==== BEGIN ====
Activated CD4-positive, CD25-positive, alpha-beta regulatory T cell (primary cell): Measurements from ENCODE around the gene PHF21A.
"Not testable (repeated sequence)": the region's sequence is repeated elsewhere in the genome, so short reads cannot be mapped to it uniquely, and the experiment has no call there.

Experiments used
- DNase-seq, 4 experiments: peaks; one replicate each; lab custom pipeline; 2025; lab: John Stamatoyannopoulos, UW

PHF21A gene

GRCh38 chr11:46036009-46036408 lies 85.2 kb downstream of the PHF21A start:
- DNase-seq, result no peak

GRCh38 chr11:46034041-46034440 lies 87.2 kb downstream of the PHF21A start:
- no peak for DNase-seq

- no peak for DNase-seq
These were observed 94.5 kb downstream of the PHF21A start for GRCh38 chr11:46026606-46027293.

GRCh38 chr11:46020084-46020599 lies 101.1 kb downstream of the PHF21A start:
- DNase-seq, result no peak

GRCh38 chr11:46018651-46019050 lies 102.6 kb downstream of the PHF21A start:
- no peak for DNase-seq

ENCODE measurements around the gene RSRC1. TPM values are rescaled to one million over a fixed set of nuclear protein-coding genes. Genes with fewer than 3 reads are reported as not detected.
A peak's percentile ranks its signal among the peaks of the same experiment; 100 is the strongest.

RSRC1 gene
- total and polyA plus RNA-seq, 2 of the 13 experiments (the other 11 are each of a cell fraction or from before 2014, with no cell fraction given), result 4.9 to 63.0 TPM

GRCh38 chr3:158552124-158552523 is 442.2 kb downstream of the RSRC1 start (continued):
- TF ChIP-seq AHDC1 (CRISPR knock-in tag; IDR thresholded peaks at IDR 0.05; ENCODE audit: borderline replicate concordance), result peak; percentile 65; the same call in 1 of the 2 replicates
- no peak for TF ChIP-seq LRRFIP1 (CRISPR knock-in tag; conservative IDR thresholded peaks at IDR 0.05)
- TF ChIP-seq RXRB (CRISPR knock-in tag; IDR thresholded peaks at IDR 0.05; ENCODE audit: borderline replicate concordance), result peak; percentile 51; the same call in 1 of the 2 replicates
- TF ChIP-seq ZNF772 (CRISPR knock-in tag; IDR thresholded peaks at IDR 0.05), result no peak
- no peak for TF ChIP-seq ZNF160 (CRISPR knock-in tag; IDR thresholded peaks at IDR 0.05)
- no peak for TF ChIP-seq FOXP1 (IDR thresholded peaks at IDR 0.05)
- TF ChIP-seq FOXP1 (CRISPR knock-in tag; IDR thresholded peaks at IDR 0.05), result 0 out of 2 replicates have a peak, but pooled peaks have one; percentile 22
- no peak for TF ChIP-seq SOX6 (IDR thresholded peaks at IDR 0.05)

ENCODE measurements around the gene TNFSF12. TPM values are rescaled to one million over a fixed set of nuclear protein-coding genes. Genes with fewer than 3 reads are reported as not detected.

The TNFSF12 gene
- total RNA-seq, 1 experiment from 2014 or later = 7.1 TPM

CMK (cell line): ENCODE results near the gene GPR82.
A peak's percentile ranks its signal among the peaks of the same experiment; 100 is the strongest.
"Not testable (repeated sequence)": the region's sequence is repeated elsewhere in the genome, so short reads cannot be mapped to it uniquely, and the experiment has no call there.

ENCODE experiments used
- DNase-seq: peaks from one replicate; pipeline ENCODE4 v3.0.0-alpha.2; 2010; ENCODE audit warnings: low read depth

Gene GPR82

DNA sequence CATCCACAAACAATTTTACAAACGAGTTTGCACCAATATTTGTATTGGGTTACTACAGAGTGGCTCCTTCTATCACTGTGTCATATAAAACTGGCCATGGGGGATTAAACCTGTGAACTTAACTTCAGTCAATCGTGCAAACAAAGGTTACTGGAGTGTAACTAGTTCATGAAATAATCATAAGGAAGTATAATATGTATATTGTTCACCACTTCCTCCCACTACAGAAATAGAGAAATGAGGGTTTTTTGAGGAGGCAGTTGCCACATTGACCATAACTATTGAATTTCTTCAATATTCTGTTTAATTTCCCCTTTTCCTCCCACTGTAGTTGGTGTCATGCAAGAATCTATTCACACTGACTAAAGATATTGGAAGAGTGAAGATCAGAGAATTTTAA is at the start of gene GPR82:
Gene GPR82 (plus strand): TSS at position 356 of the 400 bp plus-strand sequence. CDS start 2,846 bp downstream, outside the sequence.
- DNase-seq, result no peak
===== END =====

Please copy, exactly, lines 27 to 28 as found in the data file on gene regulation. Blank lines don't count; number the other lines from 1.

- TF ChIP-seq FOXP1 (CRISPR knock-in tag; IDR thresholded peaks at IDR 0.05), result 0 out of 2 replicates have a peak, but pooled peaks have one; percentile 22
- no peak for TF ChIP-seq SOX6 (IDR thresholded peaks at IDR 0.05)